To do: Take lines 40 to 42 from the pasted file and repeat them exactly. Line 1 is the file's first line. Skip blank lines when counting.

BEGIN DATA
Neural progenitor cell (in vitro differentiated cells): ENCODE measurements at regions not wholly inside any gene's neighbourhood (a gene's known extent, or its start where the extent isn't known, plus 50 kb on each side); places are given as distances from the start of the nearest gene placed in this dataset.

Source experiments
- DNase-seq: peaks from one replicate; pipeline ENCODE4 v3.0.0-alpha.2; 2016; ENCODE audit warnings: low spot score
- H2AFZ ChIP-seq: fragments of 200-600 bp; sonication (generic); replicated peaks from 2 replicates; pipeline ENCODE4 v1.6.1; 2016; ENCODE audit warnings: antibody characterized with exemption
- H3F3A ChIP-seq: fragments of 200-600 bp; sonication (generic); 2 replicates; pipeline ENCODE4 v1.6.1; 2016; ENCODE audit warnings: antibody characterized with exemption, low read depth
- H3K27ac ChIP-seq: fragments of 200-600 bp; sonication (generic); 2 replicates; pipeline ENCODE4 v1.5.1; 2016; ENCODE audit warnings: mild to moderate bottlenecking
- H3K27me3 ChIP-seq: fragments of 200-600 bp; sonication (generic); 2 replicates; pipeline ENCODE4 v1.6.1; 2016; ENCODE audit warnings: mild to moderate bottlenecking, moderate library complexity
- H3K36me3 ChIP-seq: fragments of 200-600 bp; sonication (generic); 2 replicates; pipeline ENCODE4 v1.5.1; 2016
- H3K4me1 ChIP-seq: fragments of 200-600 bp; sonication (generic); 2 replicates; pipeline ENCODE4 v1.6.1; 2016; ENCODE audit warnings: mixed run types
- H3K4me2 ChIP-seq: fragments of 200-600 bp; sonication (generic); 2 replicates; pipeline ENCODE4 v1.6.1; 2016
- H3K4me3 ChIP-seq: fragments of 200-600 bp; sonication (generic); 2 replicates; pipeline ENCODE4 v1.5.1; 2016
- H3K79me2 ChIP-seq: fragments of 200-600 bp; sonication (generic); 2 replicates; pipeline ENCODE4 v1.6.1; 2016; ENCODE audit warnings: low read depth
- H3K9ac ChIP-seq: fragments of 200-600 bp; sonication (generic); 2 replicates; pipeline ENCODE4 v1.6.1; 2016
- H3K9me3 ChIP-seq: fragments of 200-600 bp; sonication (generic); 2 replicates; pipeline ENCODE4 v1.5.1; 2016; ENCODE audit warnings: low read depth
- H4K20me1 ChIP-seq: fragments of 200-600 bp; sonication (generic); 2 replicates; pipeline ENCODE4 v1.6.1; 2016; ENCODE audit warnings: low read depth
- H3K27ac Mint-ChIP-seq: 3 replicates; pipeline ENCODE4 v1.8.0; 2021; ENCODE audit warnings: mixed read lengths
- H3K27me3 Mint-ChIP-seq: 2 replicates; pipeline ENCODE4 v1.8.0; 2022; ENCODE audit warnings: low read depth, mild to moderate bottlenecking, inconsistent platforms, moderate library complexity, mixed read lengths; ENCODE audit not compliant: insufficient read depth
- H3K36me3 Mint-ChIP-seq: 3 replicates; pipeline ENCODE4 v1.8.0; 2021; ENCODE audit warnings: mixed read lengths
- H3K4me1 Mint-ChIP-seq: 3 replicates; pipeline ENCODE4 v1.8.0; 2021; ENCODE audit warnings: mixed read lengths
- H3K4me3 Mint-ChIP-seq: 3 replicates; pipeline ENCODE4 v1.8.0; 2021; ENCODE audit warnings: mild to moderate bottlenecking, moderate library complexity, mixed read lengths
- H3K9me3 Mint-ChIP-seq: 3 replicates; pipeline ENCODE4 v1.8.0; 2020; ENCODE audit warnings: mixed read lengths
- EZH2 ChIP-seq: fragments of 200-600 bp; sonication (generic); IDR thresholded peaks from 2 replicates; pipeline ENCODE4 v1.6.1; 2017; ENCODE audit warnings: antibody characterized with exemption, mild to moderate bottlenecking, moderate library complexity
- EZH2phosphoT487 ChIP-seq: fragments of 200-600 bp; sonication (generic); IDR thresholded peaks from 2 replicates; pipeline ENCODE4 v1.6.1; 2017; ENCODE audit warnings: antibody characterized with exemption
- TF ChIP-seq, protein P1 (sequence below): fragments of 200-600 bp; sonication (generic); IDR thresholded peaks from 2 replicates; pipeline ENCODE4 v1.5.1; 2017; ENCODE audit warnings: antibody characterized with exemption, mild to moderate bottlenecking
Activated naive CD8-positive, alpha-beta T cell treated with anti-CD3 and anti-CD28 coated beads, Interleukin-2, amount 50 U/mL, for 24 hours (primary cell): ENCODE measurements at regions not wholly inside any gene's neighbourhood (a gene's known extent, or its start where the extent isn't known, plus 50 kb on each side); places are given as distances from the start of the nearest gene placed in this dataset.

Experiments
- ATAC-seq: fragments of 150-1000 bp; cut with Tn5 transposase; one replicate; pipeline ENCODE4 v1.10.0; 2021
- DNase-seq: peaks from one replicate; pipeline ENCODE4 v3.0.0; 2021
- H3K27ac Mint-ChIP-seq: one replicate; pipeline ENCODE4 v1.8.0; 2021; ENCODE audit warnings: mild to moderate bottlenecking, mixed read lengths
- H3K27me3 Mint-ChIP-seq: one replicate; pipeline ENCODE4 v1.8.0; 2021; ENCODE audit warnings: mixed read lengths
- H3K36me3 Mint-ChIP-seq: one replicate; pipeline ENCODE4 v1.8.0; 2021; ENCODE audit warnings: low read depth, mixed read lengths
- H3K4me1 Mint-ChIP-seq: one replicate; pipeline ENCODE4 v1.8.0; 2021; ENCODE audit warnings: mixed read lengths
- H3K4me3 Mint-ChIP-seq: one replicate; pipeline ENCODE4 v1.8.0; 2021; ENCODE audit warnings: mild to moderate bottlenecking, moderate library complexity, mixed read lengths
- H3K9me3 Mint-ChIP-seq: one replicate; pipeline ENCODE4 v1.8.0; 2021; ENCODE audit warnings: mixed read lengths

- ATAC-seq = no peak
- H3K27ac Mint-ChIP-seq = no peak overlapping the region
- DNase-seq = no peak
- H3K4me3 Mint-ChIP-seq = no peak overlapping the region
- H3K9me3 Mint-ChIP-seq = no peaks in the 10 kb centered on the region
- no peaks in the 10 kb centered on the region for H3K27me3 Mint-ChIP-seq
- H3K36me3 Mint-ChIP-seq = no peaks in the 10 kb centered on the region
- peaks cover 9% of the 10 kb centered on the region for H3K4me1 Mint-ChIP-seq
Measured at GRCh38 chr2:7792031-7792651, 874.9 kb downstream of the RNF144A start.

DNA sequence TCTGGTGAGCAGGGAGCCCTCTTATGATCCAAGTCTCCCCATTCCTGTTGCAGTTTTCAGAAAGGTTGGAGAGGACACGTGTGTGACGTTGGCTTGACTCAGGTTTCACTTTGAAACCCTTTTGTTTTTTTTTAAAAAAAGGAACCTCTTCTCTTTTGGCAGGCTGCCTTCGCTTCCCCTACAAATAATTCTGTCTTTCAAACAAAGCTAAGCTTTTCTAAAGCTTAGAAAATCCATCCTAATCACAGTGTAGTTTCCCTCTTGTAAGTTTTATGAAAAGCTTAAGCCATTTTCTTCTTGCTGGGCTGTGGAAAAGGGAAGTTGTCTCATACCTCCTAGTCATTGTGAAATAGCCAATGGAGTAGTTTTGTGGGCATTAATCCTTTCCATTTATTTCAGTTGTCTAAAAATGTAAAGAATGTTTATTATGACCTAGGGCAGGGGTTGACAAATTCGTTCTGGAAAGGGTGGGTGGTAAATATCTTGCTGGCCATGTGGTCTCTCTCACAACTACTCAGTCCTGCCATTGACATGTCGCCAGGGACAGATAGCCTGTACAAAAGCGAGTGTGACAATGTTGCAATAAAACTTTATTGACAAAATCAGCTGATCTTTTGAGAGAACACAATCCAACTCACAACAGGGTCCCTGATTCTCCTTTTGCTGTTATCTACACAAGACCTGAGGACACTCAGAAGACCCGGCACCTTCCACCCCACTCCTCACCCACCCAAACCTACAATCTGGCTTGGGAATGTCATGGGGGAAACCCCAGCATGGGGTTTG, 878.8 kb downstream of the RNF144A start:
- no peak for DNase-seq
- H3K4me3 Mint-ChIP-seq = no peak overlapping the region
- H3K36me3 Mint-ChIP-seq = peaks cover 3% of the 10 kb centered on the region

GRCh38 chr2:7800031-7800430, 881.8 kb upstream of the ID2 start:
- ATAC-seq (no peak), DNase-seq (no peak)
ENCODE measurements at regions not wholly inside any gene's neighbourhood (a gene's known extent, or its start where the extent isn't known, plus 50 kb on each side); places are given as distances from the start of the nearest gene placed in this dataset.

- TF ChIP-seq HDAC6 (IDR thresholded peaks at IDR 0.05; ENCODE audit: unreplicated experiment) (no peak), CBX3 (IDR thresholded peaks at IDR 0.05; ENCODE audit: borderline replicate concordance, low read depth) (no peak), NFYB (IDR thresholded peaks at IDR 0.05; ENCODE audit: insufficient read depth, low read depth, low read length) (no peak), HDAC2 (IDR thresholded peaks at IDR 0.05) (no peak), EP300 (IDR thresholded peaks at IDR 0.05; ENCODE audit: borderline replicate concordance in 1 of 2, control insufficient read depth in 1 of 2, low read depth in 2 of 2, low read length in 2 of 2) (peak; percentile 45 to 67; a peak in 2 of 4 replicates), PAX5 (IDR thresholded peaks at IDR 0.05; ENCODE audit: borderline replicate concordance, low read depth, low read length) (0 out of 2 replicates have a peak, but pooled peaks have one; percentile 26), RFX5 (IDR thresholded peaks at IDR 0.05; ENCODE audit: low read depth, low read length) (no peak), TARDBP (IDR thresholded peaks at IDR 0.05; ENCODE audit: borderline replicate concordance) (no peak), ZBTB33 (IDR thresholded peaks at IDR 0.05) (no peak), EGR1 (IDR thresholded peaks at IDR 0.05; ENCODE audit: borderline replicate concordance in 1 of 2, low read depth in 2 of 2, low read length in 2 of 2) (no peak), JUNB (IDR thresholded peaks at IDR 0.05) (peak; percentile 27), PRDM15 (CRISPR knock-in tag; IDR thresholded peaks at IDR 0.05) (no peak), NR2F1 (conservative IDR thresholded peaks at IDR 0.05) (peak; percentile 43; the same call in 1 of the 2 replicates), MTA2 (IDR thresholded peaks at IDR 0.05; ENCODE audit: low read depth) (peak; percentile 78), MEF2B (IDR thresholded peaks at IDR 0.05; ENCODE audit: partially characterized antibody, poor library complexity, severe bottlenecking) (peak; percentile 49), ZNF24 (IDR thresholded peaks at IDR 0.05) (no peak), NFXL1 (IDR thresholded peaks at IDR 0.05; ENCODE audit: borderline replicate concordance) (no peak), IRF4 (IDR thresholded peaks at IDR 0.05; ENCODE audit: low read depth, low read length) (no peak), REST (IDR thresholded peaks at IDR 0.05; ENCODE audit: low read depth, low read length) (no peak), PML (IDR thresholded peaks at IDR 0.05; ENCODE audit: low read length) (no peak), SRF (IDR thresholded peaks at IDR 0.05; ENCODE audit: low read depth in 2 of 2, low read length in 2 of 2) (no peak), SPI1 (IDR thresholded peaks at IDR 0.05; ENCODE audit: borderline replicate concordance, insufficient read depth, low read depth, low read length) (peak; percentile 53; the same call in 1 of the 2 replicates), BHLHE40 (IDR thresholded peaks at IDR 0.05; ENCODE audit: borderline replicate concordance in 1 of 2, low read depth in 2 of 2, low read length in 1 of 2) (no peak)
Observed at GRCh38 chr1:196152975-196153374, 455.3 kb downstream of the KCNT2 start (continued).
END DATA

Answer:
- no peaks in the 10 kb centered on the region for H3K27me3 Mint-ChIP-seq
- H3K36me3 Mint-ChIP-seq = no peaks in the 10 kb centered on the region
- peaks cover 9% of the 10 kb centered on the region for H3K4me1 Mint-ChIP-seq